For Joey Recevo and Pete Karras, two kids from one of Washington's rougher neighborhoods, the easiest work to find after the war is all criminal--providing a little muscle for a local boss. But Karras is soft on his fellow immigrants, and the boss can't let his mob get soft, so one of his boys gives Karras a painful lesson.
Three years later, it's the same mob that figures big Nick Stefanos's grill needs protection-and this decision will once again bring Joey and Pete face-to-face. In this final confrontation, the two of them will find the meaning of friendship, the heart of honor, and the cost of both.
Powerfully told, elegantly wrought, The Big Blowdown is a knockout.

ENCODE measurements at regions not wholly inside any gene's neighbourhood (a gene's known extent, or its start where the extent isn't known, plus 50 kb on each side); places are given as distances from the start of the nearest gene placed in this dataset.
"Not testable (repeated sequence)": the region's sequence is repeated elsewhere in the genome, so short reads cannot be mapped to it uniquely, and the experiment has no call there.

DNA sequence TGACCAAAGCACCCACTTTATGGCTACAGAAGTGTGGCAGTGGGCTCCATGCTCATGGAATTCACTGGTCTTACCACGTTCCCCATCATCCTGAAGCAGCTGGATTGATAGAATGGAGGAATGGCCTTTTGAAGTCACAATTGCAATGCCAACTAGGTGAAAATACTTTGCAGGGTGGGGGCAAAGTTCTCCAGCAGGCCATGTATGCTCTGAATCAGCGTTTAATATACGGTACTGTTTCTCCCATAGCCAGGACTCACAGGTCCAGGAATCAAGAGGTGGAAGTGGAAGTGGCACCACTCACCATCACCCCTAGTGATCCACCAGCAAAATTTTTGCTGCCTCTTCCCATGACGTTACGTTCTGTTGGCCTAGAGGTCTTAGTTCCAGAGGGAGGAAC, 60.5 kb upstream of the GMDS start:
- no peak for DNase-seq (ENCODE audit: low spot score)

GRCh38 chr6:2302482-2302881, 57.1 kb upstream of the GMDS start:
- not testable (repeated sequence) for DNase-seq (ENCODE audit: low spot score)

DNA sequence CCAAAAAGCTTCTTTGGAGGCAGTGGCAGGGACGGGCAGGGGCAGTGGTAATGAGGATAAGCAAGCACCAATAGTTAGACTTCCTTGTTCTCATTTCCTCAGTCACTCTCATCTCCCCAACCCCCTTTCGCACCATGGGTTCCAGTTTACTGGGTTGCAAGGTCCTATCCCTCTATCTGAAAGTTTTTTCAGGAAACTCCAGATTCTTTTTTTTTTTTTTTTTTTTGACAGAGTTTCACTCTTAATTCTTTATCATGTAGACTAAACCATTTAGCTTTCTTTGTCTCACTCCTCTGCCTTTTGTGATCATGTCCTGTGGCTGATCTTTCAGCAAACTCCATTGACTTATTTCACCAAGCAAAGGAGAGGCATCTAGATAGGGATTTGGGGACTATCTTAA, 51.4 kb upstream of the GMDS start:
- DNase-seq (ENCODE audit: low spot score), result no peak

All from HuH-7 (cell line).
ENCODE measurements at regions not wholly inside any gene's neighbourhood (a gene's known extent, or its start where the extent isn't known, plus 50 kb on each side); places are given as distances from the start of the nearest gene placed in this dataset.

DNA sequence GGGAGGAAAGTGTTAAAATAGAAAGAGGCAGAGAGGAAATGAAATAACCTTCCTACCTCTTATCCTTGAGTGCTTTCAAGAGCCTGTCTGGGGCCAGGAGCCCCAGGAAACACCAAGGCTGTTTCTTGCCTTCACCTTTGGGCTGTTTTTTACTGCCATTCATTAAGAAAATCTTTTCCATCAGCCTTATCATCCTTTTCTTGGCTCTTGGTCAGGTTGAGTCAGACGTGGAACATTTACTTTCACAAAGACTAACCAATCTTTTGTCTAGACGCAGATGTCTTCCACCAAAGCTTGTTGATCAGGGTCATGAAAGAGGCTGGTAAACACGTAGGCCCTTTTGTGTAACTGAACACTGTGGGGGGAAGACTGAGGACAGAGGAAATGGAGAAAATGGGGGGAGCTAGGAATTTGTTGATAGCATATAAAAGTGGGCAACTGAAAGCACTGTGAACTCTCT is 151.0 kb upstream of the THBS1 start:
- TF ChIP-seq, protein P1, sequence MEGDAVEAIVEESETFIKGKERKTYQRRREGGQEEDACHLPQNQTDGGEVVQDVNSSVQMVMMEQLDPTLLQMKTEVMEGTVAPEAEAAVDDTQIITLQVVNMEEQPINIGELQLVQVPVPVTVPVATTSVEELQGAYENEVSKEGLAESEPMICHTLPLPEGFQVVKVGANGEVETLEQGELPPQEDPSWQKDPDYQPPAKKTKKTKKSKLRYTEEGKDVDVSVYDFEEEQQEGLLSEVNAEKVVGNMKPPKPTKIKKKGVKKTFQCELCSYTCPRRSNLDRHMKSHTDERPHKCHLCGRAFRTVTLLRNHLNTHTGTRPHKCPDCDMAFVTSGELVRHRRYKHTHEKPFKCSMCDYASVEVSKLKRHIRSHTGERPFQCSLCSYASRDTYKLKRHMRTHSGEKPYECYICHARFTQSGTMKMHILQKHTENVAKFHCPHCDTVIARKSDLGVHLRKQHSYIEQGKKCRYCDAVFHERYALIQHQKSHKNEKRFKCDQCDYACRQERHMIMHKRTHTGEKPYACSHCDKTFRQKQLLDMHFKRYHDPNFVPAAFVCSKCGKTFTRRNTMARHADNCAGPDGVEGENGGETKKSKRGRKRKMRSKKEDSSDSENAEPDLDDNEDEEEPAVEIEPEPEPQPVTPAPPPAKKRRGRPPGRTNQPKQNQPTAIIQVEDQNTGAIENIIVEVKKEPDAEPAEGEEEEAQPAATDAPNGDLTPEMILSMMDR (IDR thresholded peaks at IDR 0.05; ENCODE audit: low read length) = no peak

1 of 1 people found the following review helpful: hoodlums and druggies of 1940s Washington.., March 18, 2003 Reviewer: lazza from London George Pelecanos must really love or hate his home town of Washington. He always seems to write about it, but what he writes about won't appear in any Chamber of Commerce brochure. Druggies, organized crime, and ethnic violence seemingly permeate the lives of all Washingtonians. "The Big Blowdown" departs from the author's other works in that much of it reads as a biopic. We are given a "Reader's Digest" biography of a young Greek-American man raised in 1930s/1940s Washington. While it is all not uninteresting even fans of the author will find it to be a prosaic. Fortunately halfway through the book all the characters from this man's childhood come together for a very violent, and well-written, conclusion. The author deftly tackles subjects like loyalty and personal ethics along the way. Bottom line: despite its slow start this book ultimately comes together with "oomph". Recommended.